Social Media: The New Manhattan Real Estate


Forty-five dollars. That was the average price per square foot in the 1970s for real estate in Manhattan. Just fast forward a few decades later, and in 2018, Manhattan real estate commanded $1,773 per square foot. In just a few decades, the average price per square foot increased over 35 times in value.

Now it’s 2020. And there is a new “Manhattan real estate:” social media.

Facebook has been around for 16 years and has been the first true social media platform to command the attention of about 25% of the world’s population with 2.5 billion monthly users. Instagram has only been around for 10 years and has put its flag in the ground with 1 billion users.

Yes, these numbers are large, and it sounds like many are already utilizing the platforms, so where is the opportunity? Those numbers reflect how many accounts have been created on the social media platforms, not how many are actively leveraging it to grow their business and brand — just as there were a lot of people in Manhattan in the 1970s but not all of them owned property.

Many people are using social media for leisure, to stay up to date with their friends and families, to get educated or entertained, and to show their lives to others. A small percentage of the majority is actively investing time, money and strategy consistently into these massive social platforms to grow their businesses and brands, but the ones who do are gaining massive rewards and market share in their industries.

Social media has given the average person the ability to express themselves and showcase talents that others didn’t know they had for the world to see — for free! Social media is the reason for the likes of Justin Bieber, who was discovered right on YouTube, which some may not see as a social media platform, but you’d better believe it is.

In today’s world, building a brand and presence, showcasing your talent and staying consistent can completely change the trajectory of your life. From one moment, you could be thinking you’re going to just live a “society normal” life of working a 9-to-5, having a family and retiring at 65, and the next moment you could be traveling the world, all because of the time and money you invested into social media.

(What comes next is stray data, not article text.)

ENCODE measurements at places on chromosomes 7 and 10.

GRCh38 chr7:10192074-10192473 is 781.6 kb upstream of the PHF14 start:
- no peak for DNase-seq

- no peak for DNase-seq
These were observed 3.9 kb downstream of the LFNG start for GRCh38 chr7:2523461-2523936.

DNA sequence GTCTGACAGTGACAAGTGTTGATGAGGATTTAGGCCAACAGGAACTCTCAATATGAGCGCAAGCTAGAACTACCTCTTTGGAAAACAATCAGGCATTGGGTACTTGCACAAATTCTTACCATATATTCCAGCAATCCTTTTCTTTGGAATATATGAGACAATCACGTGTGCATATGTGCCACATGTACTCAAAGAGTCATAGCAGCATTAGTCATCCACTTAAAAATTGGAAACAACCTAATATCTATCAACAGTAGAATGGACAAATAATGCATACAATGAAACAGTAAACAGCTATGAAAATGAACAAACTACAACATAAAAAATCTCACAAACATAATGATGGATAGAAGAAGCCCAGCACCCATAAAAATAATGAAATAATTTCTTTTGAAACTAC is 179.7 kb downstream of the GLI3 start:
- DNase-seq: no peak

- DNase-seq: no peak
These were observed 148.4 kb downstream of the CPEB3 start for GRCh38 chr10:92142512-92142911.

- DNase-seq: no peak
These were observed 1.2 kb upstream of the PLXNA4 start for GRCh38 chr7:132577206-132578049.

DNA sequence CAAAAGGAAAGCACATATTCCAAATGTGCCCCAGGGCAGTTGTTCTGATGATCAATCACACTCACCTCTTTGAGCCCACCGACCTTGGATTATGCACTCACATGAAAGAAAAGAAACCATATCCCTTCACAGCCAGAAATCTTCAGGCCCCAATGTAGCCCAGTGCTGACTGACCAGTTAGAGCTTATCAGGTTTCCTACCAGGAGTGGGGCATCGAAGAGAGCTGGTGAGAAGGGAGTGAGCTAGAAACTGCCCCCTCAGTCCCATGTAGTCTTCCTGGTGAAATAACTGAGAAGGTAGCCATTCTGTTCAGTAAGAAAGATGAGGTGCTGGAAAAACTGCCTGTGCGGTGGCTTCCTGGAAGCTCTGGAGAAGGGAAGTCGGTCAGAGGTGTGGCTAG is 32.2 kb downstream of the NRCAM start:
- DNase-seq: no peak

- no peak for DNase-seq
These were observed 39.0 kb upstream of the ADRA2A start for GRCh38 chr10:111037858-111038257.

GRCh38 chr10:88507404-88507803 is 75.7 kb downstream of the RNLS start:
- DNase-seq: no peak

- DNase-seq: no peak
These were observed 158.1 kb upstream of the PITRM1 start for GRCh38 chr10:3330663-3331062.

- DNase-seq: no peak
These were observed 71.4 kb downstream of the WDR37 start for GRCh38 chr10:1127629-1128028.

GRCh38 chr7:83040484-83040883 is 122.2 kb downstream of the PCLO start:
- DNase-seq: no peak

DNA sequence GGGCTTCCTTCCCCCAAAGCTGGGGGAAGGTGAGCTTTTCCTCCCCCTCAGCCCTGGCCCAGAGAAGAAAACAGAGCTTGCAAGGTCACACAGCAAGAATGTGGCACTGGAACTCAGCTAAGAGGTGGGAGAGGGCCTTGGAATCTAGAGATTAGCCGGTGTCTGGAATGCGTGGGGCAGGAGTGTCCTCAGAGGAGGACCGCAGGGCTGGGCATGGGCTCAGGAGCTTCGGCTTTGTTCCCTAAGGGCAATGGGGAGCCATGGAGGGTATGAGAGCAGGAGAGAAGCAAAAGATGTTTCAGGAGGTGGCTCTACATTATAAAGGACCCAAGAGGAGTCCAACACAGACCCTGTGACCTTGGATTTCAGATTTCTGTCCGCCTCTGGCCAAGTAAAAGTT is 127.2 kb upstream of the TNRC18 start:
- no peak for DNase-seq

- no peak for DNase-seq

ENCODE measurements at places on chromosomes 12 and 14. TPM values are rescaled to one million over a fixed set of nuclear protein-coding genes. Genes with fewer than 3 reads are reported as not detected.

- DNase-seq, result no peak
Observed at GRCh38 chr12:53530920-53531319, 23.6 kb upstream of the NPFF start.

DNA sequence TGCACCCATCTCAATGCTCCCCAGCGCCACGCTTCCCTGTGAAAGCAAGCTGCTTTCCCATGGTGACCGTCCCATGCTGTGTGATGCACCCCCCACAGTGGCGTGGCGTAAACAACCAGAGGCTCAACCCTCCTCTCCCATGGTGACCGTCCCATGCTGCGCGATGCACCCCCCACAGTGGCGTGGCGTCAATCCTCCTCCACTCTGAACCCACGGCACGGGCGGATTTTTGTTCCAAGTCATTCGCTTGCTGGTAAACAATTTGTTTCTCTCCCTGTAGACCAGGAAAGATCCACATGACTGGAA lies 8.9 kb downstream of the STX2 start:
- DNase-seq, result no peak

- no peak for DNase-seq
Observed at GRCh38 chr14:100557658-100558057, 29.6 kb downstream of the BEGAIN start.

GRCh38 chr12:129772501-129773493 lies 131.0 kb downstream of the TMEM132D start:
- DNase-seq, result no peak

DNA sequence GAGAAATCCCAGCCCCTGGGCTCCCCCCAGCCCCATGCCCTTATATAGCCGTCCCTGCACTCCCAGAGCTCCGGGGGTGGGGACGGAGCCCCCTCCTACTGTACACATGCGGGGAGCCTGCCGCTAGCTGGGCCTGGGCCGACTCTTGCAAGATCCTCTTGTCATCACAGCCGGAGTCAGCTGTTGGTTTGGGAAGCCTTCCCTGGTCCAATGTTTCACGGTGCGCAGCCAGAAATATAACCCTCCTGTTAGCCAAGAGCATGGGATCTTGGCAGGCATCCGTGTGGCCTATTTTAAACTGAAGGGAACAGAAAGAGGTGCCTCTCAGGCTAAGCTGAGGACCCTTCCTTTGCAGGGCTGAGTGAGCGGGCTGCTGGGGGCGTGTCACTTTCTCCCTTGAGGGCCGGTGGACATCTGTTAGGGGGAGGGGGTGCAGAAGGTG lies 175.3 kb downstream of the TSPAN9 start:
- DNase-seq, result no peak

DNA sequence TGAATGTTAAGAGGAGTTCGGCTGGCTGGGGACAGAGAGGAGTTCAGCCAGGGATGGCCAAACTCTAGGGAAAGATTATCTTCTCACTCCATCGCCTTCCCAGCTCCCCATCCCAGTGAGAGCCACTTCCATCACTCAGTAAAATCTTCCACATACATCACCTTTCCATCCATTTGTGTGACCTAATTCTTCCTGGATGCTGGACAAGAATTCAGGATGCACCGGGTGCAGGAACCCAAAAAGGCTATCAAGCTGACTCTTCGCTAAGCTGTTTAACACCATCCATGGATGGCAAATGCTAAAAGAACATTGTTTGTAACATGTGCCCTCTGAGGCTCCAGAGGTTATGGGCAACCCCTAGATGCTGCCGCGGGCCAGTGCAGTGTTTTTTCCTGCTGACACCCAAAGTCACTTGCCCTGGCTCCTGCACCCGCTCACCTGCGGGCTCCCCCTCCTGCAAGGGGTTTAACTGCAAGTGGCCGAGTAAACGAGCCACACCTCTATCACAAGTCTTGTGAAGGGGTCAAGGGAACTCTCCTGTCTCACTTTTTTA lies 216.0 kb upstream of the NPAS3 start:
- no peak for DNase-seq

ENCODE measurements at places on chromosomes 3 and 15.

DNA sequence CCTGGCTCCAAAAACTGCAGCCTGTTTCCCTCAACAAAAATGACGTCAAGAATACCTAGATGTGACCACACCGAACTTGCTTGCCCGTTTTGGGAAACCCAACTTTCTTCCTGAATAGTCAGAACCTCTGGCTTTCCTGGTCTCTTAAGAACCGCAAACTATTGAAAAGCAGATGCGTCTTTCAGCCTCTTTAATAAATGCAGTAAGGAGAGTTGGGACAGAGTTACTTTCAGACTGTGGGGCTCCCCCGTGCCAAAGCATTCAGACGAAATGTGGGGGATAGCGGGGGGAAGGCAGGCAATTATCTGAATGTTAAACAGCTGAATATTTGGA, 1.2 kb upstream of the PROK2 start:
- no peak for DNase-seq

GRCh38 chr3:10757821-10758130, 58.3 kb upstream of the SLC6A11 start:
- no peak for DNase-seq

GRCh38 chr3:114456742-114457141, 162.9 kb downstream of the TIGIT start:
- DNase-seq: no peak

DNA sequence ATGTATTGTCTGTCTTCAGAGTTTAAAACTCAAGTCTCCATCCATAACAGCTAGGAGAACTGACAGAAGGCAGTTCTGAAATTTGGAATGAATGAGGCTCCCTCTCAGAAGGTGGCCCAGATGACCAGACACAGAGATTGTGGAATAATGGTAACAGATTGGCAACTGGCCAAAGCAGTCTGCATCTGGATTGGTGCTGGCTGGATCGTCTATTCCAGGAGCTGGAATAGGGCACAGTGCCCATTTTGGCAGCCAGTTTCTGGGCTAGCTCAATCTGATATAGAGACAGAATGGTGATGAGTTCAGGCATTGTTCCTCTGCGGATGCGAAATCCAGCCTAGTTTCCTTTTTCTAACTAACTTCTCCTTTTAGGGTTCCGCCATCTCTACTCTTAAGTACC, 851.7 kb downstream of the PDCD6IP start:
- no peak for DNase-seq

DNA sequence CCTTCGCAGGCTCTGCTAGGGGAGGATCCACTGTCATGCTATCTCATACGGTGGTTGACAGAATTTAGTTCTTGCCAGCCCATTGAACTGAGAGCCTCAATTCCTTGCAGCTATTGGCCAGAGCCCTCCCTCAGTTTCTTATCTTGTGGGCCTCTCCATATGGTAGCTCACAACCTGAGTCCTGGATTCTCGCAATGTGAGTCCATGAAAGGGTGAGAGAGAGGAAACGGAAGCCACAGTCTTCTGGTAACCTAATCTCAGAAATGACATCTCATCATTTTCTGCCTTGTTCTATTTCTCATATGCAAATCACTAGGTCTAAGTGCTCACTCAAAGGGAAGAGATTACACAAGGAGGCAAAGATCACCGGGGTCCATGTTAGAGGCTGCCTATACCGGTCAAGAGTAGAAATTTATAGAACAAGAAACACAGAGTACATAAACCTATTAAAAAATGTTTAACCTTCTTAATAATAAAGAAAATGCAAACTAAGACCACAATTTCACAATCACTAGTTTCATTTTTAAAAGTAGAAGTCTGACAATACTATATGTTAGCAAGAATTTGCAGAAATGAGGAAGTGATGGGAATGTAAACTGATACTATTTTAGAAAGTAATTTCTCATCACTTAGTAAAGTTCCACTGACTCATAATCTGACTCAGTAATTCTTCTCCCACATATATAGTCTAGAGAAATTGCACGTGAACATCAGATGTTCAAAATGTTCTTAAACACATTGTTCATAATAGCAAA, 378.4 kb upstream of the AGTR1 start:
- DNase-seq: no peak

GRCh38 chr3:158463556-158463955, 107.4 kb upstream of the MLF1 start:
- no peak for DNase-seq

I believe that social media is at its start, just as Manhattan real estate was in the 1970s. Similarly, as real estate is a long-term investment, so is investing in building your brand on social media. Social media has proven itself to not be going anywhere; it is only going to adapt and develop over time for the masses to continue to use and enjoy.

Just as with Manhattan’s real estate, building a brand on social media can create the opportunities, leverage, attention, longevity and income that we crave and aspire to have.

An investment of your time, money and focus into social media today can change your entire life years down the line, where you can live a life doing what you are so passionate about. It’s an open market right now, giving many the opportunity to get in before its cost to entry rises.

Some may think it’s too late to jump into Facebook and Instagram, but I would argue against that. It takes thought to create a strategy unique to each platform, which you can then leverage to build a brand. However, if you’re going to stick with that excuse, look at the other social media platforms taking the field — you have YouTube, LinkedIn and TikTok. Each poses unique opportunities for different industries and talents. Get on the platforms, and learn them. Study others doing what you want to do, and put your unique spin on it. Be active, and engage — and, most importantly, stay consistent.

Social media has come quickly into the world, but it will not be leaving as quickly as it has arrived. It is time to embrace it, get in on the ground level and leverage it to grow your business and brand while the cost to entry is reasonable. Do not wait to take hold of the opportunity as so many did with Manhattan real estate who missed out on making 35 times their money if they had seen the opportunity and thought long-term.